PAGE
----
Tuesday, December 8, 2009

The Hack Writer: The Hermit of Iapetus

NOTE: This is a work in progress. Something I'm tinkering with at the moment.

I disbelieved Admunsen when he wrote they were careful, in Antarctica, when they listened to the gramophone. “We knew we should soon get tired of it if we used it too often,” he wrote. “Therefore we only brought it out on rare occasions, but we enjoyed its music all the more when we heard it.”

When I read that, I laughed. I scribbled “Liar!” in the margin of the book. I would never tire of my music.
But I do. Even the most eclectic and obscure tunes, I’ve listened to over and over again. I can no longer bear Johann Sebastian Bach or Bernard Greene. Robert Moog is as galling as Pyotr Ilyich Tchaikovsky. But I listen. Like breathing, like blood pumping, the music is a basic fact of life. Cut off the oxygen, I die. It is so with the music. Easter never comes here. Every day is Christmas. I heave no sighs of relief. Every day is a holiday. Every day is tiresome.

I chose to come here, of course, like Admunsen chose to seek the South Pole so long ago. That he had companions is commendable. More important than activity – Admunsen abhorred idleness; “To be contented and well, a man must always be occupied,” he said – is companionship. Perhaps that’s why I always have the music playing. It gives the illusion that someone else is there.

Busy, stay busy. Admunsen’s men, embarrassed that on a polar expedition they did not bring snow shovels, built a dozen. They tunneled into massive drifts of snow outside their tents and huts, building a smithy, a carpentry shop, petroleum store, larder of dead seals for their dogs. A technician built thermographs out of tins from canned fish. They hacked and dug and shored constantly as the sun, a massive ball of reddened fire, sank below the horizon for the South Pole’s three months of darkness, teasing them with the false promise of sunrise with a reddened horizon until all was dark.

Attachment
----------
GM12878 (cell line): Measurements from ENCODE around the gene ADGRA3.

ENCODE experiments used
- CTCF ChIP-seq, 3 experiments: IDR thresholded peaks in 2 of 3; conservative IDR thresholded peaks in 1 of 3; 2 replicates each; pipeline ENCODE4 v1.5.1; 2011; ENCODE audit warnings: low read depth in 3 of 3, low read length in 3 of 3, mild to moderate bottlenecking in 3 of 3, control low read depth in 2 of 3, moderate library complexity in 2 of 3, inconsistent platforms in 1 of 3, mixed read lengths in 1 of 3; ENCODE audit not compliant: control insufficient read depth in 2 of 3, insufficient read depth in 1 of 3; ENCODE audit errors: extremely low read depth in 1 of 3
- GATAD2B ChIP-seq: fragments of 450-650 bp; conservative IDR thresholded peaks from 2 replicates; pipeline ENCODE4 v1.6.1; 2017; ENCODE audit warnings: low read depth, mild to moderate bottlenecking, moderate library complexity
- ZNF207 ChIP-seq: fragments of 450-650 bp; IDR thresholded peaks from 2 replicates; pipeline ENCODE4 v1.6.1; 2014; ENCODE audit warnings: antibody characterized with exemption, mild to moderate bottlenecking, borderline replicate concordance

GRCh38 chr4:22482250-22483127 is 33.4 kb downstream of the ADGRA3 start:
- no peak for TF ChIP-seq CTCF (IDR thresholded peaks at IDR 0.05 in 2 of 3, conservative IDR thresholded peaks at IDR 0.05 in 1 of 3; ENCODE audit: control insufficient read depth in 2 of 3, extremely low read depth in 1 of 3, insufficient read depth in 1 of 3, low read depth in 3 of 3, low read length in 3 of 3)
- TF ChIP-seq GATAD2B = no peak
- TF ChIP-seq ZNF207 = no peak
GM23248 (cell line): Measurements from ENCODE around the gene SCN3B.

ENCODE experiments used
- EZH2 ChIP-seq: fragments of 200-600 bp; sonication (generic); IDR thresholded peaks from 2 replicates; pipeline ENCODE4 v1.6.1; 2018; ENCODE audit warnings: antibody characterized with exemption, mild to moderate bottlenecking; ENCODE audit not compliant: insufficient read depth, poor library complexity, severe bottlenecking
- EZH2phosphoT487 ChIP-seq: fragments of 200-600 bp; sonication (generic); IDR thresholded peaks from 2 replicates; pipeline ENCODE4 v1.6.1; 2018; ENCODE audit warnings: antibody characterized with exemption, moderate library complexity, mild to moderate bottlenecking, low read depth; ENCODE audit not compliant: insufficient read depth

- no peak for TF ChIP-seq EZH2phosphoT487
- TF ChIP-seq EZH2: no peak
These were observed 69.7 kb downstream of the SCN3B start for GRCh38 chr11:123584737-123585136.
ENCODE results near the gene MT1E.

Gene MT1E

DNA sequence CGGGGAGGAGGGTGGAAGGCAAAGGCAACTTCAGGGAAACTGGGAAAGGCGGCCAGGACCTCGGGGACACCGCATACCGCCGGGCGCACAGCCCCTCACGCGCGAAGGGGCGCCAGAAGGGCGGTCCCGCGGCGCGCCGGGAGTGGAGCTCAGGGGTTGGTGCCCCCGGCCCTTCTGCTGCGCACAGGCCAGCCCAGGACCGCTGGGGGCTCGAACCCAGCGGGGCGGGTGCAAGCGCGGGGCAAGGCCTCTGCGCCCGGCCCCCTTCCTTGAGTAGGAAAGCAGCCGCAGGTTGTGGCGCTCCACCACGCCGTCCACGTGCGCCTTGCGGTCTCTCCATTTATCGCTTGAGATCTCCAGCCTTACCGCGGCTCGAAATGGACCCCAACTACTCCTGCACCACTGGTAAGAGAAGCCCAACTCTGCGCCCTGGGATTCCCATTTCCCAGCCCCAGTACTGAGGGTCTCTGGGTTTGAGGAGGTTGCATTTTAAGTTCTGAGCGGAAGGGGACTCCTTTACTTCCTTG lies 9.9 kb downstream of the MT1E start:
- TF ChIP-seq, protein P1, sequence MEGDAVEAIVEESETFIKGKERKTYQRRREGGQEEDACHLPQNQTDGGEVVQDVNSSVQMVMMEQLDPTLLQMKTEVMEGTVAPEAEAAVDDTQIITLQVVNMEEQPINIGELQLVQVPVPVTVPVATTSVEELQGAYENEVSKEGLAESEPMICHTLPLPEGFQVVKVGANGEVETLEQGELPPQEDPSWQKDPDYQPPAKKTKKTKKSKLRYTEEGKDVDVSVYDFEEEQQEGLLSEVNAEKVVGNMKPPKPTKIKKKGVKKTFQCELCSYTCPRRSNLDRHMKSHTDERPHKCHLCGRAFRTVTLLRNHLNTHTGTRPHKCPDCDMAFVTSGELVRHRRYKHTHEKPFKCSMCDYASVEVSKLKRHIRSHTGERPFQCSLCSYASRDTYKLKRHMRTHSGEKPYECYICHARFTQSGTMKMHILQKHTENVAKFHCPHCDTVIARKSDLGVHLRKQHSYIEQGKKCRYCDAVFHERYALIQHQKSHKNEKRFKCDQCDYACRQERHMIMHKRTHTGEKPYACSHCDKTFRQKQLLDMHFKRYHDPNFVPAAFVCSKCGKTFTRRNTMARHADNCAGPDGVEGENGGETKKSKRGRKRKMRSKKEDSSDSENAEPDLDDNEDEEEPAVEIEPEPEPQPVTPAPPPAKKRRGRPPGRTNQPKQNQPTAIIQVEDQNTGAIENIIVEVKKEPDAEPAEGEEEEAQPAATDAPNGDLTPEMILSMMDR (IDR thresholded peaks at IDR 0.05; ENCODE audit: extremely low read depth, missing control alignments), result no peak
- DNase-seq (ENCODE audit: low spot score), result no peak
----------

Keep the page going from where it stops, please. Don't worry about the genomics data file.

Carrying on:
I, too, dug and shaped and shored, burrowing into the hard-packed ash and ice of the mountainside until I had more than passable shelter, including one pressure-sealed room I could flood with heated air for the days when the pressure suit became too maddening. This I used sparingly, husbanding its magic as Admunsen guarded the joys of the gramophone. The first time I used it, I planned to stay in the room for a mere sixteen hours, to thaw out, to shower, to rid myself of that persistent ankle itch that drove me mad in the two weeks it took to cross the regio. I stayed for nearly four days, relishing the freedom, the feel of the sunlamps on my arms, the ventilation ruffling the hairs on my short-sleeved arms. I did not want to leave. But I did.

Perhaps that was why I indulge with the music. Bartok, Saint-Saens, Spike Jones and the Christy Minstrels chanted and burped my way past Carcassonne Montes, that jagged peak scraping at the starry sky. The Miraculous Mandarin of Bartok and the Capriccio Espagnol of Rimsky-Korsakov helped me build one of my emergency hovels there on the mountain’s sunny side. I’ve never been back. Carcassonne is cold and cruel, an odd thing to say, considering the colder and more cruel places on this globe and others. The crust was softer there. I early died in a cave-in, with Bartok’s Mandarin trilling in my ears.

I still listen to the Mandarin, just not in closed spaces. The Mandarin needs light, outside, with nothing but the stars above my head.

You must wonder if I talk to myself, considering I am alone here. I do not. Even in company, I am a boring conversationalist. I do not listen to myself talk. I have the music for company. I think to myself; that is good enough. I do sing. Occasionally, when the supply ships fly overhead and some bored soul in the radio room is scanning the bands, flitting from freight traffic to satellite transmissions to the acid, bleating breath of distant Saturn, they hear me singing. Sometimes they call out to me. I call out to them. Never surprised to be overheard. I speak to them without hesitation, as if I’ve been speaking to strangers all my life. If they ask who I am, I tell them. Apparently, many of them are proud to have spoken to the Hermit of Iapetus.

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